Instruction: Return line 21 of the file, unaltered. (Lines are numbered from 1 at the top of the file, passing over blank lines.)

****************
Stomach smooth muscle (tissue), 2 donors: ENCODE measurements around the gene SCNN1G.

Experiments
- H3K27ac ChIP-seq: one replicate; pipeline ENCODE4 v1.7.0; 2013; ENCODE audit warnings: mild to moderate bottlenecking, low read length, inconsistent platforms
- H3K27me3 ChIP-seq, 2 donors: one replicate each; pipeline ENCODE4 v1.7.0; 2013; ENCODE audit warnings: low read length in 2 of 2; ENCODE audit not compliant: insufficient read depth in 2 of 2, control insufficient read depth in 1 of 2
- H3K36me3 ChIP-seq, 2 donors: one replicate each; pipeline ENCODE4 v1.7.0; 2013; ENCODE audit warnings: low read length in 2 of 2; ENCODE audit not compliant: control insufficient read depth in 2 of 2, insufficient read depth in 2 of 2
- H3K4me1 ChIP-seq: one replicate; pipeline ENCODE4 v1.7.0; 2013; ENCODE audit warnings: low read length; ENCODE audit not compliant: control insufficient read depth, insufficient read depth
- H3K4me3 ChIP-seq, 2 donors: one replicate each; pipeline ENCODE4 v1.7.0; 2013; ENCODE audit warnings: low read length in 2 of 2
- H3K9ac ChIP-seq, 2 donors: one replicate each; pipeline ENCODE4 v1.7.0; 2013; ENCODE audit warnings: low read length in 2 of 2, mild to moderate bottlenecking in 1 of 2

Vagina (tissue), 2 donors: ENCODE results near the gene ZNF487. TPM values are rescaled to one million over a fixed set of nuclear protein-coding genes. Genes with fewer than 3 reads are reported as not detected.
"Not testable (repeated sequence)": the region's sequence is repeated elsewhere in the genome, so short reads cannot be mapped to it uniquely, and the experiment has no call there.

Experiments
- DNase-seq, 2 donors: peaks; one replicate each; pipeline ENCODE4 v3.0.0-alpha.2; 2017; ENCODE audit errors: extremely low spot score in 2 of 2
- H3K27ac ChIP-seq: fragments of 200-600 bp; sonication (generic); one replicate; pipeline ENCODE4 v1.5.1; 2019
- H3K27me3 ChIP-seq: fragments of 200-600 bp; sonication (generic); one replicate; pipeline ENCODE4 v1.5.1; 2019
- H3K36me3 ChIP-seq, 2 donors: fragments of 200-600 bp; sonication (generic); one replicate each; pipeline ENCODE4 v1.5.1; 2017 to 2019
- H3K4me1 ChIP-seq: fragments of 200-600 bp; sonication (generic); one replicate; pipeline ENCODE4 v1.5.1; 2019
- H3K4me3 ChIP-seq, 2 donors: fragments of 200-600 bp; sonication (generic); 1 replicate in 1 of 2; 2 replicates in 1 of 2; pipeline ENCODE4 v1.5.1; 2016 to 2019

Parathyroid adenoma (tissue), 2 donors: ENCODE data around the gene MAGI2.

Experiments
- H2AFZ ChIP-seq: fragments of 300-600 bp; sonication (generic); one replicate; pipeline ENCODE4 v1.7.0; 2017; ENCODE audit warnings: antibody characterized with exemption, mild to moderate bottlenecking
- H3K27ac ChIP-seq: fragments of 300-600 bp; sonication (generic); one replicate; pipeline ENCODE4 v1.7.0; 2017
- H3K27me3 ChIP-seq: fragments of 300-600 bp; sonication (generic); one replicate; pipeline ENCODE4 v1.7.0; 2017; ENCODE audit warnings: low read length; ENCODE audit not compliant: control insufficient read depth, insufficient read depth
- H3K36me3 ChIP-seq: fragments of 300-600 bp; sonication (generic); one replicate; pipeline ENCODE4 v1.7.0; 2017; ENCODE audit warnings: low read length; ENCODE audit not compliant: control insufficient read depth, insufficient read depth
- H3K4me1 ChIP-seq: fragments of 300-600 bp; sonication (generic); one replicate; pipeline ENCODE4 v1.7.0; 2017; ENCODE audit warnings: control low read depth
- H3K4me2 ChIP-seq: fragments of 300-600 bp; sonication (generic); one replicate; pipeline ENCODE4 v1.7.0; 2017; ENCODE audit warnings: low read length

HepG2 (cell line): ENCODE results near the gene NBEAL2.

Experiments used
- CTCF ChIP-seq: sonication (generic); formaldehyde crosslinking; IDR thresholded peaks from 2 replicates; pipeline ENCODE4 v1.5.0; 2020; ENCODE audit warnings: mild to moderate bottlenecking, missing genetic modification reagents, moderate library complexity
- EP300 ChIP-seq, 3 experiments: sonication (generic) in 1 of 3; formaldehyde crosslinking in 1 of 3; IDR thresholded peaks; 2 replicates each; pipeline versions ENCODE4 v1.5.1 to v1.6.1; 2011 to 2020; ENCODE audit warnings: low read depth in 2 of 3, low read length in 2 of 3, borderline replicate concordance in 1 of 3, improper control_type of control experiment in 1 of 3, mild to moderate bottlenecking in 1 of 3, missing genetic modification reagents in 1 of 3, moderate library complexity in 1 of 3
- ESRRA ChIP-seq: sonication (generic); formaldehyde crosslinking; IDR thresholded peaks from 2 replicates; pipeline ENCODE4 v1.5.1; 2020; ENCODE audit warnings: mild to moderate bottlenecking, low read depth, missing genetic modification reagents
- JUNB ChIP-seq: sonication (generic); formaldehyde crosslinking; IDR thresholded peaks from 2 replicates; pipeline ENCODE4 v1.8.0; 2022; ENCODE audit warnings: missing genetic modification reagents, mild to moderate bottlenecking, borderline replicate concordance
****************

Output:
- H3K27ac ChIP-seq: fragments of 300-600 bp; sonication (generic); one replicate; pipeline ENCODE4 v1.7.0; 2017